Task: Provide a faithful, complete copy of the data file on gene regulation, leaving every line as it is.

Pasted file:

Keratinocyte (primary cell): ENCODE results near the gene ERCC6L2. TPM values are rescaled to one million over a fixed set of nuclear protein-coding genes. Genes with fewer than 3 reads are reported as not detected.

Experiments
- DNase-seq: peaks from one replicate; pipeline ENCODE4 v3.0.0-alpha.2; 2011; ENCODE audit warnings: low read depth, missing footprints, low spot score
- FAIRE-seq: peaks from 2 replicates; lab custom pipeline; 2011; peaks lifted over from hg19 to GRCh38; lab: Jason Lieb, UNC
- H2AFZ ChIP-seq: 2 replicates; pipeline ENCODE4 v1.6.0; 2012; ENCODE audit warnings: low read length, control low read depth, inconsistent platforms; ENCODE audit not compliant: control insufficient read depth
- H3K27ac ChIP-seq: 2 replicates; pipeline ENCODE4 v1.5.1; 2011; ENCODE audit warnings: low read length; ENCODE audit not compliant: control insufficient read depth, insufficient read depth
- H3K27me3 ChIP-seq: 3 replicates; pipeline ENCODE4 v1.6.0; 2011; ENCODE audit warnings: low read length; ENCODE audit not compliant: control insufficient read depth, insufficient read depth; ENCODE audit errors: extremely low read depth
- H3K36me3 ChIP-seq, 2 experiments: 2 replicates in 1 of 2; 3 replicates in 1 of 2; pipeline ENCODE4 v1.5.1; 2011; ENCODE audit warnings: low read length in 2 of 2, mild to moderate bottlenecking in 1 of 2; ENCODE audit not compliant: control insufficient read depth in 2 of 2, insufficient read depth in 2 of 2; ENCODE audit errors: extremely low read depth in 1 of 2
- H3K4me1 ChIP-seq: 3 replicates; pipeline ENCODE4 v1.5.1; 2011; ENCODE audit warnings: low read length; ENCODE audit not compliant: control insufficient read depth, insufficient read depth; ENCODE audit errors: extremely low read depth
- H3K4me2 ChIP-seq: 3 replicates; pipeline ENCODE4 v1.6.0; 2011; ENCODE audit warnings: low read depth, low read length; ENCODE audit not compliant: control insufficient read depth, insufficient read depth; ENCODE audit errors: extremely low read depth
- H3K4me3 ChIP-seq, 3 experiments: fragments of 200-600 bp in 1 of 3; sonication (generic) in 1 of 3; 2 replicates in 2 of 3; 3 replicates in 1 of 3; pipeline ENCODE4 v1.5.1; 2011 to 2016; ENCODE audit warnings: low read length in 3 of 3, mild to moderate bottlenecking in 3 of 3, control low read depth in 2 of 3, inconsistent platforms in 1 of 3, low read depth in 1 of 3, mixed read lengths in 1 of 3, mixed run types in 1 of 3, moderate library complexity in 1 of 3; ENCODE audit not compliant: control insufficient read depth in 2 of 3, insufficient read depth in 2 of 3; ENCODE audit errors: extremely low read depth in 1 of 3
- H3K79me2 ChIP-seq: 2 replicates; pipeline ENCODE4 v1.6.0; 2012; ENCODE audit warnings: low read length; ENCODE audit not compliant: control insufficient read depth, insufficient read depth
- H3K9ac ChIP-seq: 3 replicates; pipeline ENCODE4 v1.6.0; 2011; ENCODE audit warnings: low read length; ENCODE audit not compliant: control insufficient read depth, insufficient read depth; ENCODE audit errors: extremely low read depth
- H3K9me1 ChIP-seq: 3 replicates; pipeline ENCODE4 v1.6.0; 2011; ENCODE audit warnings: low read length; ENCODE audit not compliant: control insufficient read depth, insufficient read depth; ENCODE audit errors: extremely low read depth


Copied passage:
Keratinocyte (primary cell): ENCODE results near the gene ERCC6L2. TPM values are rescaled to one million over a fixed set of nuclear protein-coding genes. Genes with fewer than 3 reads are reported as not detected.

Experiments
- DNase-seq: peaks from one replicate; pipeline ENCODE4 v3.0.0-alpha.2; 2011; ENCODE audit warnings: low read depth, missing footprints, low spot score
- FAIRE-seq: peaks from 2 replicates; lab custom pipeline; 2011; peaks lifted over from hg19 to GRCh38; lab: Jason Lieb, UNC
- H2AFZ ChIP-seq: 2 replicates; pipeline ENCODE4 v1.6.0; 2012; ENCODE audit warnings: low read length, control low read depth, inconsistent platforms; ENCODE audit not compliant: control insufficient read depth
- H3K27ac ChIP-seq: 2 replicates; pipeline ENCODE4 v1.5.1; 2011; ENCODE audit warnings: low read length; ENCODE audit not compliant: control insufficient read depth, insufficient read depth
- H3K27me3 ChIP-seq: 3 replicates; pipeline ENCODE4 v1.6.0; 2011; ENCODE audit warnings: low read length; ENCODE audit not compliant: control insufficient read depth, insufficient read depth; ENCODE audit errors: extremely low read depth
- H3K36me3 ChIP-seq, 2 experiments: 2 replicates in 1 of 2; 3 replicates in 1 of 2; pipeline ENCODE4 v1.5.1; 2011; ENCODE audit warnings: low read length in 2 of 2, mild to moderate bottlenecking in 1 of 2; ENCODE audit not compliant: control insufficient read depth in 2 of 2, insufficient read depth in 2 of 2; ENCODE audit errors: extremely low read depth in 1 of 2
- H3K4me1 ChIP-seq: 3 replicates; pipeline ENCODE4 v1.5.1; 2011; ENCODE audit warnings: low read length; ENCODE audit not compliant: control insufficient read depth, insufficient read depth; ENCODE audit errors: extremely low read depth
- H3K4me2 ChIP-seq: 3 replicates; pipeline ENCODE4 v1.6.0; 2011; ENCODE audit warnings: low read depth, low read length; ENCODE audit not compliant: control insufficient read depth, insufficient read depth; ENCODE audit errors: extremely low read depth
- H3K4me3 ChIP-seq, 3 experiments: fragments of 200-600 bp in 1 of 3; sonication (generic) in 1 of 3; 2 replicates in 2 of 3; 3 replicates in 1 of 3; pipeline ENCODE4 v1.5.1; 2011 to 2016; ENCODE audit warnings: low read length in 3 of 3, mild to moderate bottlenecking in 3 of 3, control low read depth in 2 of 3, inconsistent platforms in 1 of 3, low read depth in 1 of 3, mixed read lengths in 1 of 3, mixed run types in 1 of 3, moderate library complexity in 1 of 3; ENCODE audit not compliant: control insufficient read depth in 2 of 3, insufficient read depth in 2 of 3; ENCODE audit errors: extremely low read depth in 1 of 3
- H3K79me2 ChIP-seq: 2 replicates; pipeline ENCODE4 v1.6.0; 2012; ENCODE audit warnings: low read length; ENCODE audit not compliant: control insufficient read depth, insufficient read depth
- H3K9ac ChIP-seq: 3 replicates; pipeline ENCODE4 v1.6.0; 2011; ENCODE audit warnings: low read length; ENCODE audit not compliant: control insufficient read depth, insufficient read depth; ENCODE audit errors: extremely low read depth
- H3K9me1 ChIP-seq: 3 replicates; pipeline ENCODE4 v1.6.0; 2011; ENCODE audit warnings: low read length; ENCODE audit not compliant: control insufficient read depth, insufficient read depth; ENCODE audit errors: extremely low read depth